• 23,000 workers reported a burn injury in the past four years
  • Additional 1,745 burn injuries were reported by an employer
  • Between 2013 and 2015 five employees have suffered a fatal burn injury

The latest data show that over half a million (595,000) people reported being injured at work between 2015 and 2018.

The most prevalent types of injury which are self-reported and the numbers of incidents in their thousands include strain and sprain, superficial, lacerations and open wounds, fracture and broken bones, burns and scalds, and dislocation of joints.



As National Burns Awareness Day 2019 (October 16th) approaches, CE Safety, the health and safety training company, conducted an analysis of Labour Force Survey from the past four years (2015 to 2018) and found that 23,000 workers reported suffering from non-fatal burns or scalds.

This means that an average of 75 workers out of every 100,000 suffered from a burn or scald at work.

According to Reporting of Injuries, Diseases and Dangerous Occurrences Regulations (RIDDOR). between 2013 and 2018, five people were reported by employers to have suffered a fatal burn injury. The number of non-fatal burn or scald injuries reported by employers during the same period was 1,745.


Gary Ellis, Health and Safety trainer at CE Safety, says: “The British Burns Association, confirmed that while the most common place of injury is the home for children and the elderly, for adults, it is the workplace. The data we analysed show that the number of self-reported burn injuries is worryingly high.”

According to the World Health Organization, the most common types of burn injuries in the workplace occur as a result of accidental misuse or mishandling of thermal, chemical or electrical sources or because of fire.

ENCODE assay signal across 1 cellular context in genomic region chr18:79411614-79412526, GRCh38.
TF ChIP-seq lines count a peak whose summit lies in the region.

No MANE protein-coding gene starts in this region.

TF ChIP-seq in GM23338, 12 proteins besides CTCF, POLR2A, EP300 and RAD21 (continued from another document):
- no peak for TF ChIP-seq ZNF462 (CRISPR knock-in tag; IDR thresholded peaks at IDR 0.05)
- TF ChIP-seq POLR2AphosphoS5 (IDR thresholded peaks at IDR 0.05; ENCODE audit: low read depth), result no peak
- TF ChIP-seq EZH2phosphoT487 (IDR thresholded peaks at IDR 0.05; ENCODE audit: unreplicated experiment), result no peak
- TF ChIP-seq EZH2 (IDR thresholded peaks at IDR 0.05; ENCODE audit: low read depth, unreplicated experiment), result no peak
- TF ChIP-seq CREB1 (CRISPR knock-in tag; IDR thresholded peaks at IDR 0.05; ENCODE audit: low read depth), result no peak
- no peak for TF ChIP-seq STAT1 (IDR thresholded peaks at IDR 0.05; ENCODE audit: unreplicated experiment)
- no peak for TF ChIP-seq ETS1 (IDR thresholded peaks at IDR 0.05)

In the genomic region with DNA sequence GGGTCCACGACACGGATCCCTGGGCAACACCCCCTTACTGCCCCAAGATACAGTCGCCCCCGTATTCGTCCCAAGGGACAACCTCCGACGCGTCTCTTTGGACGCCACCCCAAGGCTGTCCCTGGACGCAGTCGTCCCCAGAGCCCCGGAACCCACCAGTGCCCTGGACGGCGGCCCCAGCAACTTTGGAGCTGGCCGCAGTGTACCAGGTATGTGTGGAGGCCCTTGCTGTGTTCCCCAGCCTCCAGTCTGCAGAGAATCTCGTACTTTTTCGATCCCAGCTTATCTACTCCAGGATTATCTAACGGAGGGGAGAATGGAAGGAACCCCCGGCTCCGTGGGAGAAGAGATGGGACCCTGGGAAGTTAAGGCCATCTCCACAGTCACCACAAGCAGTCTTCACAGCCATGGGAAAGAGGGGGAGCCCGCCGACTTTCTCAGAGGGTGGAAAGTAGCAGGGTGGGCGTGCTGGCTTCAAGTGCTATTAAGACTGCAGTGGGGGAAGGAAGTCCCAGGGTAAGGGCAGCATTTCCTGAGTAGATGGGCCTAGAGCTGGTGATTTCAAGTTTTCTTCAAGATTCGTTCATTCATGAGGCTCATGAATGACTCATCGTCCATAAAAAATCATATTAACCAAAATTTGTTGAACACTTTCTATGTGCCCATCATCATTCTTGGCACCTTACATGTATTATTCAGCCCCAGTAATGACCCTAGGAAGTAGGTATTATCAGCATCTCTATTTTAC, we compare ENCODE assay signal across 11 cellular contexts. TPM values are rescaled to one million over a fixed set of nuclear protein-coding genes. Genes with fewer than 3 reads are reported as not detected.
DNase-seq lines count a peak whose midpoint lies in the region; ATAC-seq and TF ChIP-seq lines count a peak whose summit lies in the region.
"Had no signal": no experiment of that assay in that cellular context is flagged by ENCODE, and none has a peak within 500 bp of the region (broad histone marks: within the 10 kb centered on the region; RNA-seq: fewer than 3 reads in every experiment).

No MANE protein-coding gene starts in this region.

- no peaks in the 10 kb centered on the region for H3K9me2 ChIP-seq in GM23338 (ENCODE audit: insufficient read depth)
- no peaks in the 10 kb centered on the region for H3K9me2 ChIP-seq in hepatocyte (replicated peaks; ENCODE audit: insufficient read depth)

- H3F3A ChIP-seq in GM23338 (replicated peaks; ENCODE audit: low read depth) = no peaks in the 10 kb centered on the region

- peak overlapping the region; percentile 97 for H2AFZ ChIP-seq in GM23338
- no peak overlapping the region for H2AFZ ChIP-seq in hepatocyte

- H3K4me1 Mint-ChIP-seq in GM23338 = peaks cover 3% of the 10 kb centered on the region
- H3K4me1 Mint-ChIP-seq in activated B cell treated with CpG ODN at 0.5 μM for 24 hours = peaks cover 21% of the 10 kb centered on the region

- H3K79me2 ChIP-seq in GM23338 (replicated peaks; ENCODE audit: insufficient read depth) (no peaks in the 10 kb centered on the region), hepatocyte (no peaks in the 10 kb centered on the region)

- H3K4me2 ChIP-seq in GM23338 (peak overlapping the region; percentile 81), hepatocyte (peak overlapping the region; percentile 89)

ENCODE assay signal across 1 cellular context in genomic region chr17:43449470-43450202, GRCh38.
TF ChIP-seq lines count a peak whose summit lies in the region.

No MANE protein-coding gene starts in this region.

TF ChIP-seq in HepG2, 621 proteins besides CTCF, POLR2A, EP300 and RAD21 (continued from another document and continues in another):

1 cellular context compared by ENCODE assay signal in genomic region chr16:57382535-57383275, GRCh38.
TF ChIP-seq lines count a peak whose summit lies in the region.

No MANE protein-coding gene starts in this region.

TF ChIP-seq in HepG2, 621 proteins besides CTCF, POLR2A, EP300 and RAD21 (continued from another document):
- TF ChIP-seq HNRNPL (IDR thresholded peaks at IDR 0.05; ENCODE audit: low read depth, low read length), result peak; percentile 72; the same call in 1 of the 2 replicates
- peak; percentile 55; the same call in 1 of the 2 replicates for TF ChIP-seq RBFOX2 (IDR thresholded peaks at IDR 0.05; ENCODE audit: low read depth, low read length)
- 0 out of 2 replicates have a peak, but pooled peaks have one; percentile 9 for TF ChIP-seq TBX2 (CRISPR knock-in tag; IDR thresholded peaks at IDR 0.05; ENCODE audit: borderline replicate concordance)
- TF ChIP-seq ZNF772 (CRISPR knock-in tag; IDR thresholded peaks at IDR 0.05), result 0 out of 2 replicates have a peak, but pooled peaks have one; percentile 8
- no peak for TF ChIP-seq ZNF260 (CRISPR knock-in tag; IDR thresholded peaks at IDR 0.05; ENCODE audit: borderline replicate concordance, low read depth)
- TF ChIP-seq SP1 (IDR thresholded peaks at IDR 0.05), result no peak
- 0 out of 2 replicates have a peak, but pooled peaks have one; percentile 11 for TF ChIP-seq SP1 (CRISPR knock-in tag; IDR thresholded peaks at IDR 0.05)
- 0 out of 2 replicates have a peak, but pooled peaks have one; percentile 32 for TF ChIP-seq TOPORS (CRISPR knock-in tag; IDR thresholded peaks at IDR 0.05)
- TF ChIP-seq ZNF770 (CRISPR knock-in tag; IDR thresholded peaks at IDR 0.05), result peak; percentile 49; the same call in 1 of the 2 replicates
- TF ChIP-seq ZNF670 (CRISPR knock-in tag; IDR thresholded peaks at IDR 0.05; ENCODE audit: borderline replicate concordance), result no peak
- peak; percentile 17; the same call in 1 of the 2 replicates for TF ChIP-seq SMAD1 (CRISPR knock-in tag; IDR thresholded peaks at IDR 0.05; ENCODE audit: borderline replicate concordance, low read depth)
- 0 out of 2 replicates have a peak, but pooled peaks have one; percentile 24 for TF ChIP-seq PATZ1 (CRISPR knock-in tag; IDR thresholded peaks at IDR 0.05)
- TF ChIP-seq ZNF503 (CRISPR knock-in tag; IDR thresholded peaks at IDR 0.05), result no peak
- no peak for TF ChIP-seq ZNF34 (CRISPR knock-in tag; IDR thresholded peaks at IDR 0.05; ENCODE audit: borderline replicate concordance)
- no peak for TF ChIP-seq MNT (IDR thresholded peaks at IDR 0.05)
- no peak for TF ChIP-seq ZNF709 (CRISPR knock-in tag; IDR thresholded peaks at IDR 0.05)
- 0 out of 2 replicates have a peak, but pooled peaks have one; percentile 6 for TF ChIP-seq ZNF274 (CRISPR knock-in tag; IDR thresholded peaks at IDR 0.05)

The Health & Safety Executive states that many serious accidents at work resulting in burns can be avoided using due diligence. Employers can be fined heavily if these injuries result from unsafe work practices, including employees not having the correct protective clothing or equipment.


6 Steps to follow if you or someone else has been burnt

  1. Quickly stop the burning by removing the person from the area, dousing flames with water or smothering flames with a blanket.

  2. Remove any clothing or jewellery near the burnt area but nothing which is stuck to burnt skin and could cause further damage.

  3. Cool the burn with cool water for 20 minutes as soon as possible. Never use ice, iced water or greasy substances, like butter.

  4. Keep the person warm using blankets or clothing but never place them on the injured area. Warmth will prevent hypothermia, where a person’s body temperature drops below 35C (95F). Hypothermia is a risk when cooling a large burnt area.

  5. Place a layer of cling film over the burn, rather than wrapping around a limb. A clean plastic bag can be used for hand burns.

  6. Sit upright if the face is burnt. Avoid lying down as this could increase swelling.


Ellis adds: “If you or someone else has been burnt make sure that you immediately visit A&E if the burns are bigger than the victim’s hand, if the burns cause white or charred skin, you or the victim are burnt on the face, hands, arms, feet, legs or genitals that cause blisters, or the burns are chemical or electrical.

"All burns and any other injuries in the workplace need to be taken seriously. Ensure you are aware of where your first aid kit is or who is the person, in your team, who has undergone first aid training to ask them any questions you might have.”